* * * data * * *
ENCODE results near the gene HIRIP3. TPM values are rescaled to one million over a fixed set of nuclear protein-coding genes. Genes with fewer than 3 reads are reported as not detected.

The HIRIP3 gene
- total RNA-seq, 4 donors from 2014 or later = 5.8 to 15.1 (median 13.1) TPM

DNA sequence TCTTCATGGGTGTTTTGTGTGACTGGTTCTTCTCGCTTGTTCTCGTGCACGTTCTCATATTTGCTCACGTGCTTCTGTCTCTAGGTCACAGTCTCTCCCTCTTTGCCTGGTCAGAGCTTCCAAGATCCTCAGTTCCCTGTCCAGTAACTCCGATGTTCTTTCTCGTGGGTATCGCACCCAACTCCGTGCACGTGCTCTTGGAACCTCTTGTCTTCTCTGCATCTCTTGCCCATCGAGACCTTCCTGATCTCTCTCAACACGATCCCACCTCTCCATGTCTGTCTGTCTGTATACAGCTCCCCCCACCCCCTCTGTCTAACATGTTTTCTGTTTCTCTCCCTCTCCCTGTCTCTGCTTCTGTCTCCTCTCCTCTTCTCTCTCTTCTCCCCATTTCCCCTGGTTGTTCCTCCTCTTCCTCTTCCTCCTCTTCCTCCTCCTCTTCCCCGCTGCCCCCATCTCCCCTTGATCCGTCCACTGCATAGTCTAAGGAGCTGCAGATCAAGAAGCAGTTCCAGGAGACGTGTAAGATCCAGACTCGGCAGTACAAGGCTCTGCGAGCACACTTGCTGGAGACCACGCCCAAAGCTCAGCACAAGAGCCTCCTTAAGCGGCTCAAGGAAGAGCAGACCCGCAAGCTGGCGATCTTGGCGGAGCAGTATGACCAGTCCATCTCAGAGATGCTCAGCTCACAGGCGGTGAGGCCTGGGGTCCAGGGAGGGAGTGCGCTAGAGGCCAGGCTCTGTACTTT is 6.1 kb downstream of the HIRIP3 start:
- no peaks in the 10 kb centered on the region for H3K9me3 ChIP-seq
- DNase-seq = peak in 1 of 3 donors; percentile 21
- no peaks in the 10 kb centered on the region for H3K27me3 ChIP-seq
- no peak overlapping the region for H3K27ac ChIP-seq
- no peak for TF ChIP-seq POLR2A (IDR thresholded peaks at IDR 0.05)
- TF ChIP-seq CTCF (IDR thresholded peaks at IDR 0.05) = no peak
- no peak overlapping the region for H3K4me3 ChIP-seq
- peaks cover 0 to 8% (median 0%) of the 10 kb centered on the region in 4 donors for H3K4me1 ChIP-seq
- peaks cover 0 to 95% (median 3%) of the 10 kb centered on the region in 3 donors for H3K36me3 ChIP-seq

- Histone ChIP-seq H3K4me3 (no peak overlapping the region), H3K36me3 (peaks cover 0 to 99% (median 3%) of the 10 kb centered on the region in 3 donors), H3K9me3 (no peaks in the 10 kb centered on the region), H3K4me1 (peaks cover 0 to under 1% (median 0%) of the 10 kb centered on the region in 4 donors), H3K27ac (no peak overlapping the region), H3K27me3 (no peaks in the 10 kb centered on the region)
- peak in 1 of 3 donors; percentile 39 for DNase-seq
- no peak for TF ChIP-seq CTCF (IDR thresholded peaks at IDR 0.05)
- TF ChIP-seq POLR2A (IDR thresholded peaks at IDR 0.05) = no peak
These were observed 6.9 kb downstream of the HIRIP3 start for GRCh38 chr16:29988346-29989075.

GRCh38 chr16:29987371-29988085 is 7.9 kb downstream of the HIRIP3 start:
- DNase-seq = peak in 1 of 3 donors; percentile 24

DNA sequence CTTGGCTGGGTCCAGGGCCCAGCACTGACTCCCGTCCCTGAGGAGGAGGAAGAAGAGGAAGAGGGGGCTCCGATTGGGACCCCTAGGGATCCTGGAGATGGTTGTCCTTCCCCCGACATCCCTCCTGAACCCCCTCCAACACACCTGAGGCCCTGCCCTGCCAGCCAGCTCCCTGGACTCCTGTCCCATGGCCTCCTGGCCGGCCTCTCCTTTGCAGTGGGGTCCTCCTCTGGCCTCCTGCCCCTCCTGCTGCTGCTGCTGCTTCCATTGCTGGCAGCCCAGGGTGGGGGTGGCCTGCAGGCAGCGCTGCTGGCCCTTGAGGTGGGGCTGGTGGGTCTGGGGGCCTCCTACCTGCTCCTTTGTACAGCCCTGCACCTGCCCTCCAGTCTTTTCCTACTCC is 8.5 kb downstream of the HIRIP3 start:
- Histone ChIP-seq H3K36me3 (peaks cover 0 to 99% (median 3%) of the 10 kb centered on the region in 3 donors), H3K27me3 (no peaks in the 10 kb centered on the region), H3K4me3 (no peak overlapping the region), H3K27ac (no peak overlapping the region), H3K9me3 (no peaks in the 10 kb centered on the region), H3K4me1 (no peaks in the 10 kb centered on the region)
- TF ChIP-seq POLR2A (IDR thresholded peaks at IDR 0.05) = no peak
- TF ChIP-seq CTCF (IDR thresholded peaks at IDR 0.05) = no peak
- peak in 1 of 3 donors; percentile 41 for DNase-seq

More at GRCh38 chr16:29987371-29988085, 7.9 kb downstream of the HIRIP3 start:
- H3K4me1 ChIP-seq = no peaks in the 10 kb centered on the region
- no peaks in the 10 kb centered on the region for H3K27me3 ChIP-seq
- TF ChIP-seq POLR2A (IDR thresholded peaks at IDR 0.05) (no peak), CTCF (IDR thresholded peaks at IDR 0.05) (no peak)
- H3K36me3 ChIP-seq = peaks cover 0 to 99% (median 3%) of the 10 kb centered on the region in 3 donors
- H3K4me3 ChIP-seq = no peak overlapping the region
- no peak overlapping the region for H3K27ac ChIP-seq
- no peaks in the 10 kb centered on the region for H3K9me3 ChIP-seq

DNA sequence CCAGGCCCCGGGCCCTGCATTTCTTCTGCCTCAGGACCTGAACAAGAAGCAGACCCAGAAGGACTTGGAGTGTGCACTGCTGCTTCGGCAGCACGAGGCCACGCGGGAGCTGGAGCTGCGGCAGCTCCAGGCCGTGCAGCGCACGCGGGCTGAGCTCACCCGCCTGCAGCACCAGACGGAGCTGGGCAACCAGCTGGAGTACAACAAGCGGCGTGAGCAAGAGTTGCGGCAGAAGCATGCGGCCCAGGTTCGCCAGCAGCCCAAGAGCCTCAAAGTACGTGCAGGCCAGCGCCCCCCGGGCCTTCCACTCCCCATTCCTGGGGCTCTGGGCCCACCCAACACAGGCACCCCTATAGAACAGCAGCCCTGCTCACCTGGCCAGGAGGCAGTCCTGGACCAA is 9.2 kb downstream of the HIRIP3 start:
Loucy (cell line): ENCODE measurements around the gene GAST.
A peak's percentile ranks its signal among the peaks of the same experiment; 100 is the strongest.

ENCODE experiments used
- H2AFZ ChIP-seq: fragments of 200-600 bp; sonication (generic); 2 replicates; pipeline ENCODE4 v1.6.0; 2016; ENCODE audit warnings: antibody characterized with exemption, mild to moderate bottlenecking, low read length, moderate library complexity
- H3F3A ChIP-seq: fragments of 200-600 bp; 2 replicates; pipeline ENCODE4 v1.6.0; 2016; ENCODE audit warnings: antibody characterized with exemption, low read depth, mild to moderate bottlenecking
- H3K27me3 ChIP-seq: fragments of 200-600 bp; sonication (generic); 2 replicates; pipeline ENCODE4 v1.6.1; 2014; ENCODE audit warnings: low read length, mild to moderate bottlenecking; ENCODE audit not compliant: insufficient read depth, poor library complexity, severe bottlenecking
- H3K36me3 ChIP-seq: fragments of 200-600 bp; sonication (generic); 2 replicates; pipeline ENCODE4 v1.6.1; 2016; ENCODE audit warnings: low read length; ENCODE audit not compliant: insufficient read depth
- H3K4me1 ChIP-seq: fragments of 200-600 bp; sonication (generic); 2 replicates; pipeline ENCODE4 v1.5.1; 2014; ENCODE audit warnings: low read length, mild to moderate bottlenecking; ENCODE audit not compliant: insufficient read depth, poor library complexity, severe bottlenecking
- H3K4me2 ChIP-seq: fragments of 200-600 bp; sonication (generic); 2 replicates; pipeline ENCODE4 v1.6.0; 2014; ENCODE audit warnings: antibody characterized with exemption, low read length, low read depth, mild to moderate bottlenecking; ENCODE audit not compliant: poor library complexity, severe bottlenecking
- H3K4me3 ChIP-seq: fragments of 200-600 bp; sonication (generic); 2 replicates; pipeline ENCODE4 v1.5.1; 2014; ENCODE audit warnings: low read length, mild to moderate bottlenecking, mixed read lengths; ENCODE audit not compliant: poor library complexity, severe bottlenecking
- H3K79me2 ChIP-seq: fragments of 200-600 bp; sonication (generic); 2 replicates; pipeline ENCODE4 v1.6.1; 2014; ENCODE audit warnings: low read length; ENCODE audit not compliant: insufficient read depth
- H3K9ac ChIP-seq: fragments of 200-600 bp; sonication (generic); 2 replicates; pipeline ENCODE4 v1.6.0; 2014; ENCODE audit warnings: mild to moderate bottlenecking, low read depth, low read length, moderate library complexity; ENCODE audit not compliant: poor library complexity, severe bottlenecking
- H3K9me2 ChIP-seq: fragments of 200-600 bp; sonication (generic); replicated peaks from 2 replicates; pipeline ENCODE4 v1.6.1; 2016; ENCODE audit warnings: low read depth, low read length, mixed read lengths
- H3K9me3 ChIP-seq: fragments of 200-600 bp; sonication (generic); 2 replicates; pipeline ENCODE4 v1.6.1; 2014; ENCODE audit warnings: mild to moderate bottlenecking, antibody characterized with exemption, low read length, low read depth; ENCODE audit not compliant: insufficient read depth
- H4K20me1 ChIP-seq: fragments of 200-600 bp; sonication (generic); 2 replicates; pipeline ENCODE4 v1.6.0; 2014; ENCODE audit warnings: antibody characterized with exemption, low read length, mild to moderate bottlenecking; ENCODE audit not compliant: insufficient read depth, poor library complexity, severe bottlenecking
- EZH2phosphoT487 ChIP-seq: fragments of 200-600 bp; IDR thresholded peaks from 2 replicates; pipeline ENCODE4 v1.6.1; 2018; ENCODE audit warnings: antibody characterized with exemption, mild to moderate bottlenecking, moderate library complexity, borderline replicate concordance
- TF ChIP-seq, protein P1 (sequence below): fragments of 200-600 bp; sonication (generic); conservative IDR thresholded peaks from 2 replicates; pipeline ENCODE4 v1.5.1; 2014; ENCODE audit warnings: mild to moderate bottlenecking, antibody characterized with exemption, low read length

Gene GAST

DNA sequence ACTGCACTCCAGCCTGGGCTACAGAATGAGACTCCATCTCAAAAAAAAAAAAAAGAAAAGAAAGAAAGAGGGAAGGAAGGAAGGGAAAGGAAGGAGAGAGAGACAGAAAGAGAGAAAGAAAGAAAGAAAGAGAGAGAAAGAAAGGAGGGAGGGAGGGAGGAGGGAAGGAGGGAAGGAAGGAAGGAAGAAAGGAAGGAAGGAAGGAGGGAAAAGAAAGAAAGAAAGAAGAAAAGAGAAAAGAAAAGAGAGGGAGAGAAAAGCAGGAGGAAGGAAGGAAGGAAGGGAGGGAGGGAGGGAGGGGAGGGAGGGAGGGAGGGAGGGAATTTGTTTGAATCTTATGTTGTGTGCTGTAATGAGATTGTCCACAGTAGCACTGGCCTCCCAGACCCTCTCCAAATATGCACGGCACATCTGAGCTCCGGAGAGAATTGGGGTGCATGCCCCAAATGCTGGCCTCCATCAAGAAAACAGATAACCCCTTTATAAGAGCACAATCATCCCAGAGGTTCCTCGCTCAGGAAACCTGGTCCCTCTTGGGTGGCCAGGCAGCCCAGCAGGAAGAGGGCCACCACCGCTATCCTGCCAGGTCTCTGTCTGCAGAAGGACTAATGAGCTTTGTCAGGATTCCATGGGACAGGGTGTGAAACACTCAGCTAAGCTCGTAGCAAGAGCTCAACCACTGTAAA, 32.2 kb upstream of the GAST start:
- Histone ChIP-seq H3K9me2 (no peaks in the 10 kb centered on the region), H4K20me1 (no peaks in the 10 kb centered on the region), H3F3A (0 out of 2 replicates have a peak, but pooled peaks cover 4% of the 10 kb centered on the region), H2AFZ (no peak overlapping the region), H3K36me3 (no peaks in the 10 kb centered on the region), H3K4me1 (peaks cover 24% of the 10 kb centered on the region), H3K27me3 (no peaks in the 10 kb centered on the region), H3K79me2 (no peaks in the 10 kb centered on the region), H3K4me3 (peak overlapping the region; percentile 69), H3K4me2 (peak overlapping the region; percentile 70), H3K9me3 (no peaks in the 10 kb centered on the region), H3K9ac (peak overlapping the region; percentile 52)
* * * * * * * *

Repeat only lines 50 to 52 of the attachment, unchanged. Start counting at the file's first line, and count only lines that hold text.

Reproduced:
- EZH2phosphoT487 ChIP-seq: fragments of 200-600 bp; IDR thresholded peaks from 2 replicates; pipeline ENCODE4 v1.6.1; 2018; ENCODE audit warnings: antibody characterized with exemption, mild to moderate bottlenecking, moderate library complexity, borderline replicate concordance
- TF ChIP-seq, protein P1 (sequence below): fragments of 200-600 bp; sonication (generic); conservative IDR thresholded peaks from 2 replicates; pipeline ENCODE4 v1.5.1; 2014; ENCODE audit warnings: mild to moderate bottlenecking, antibody characterized with exemption, low read length

Gene GAST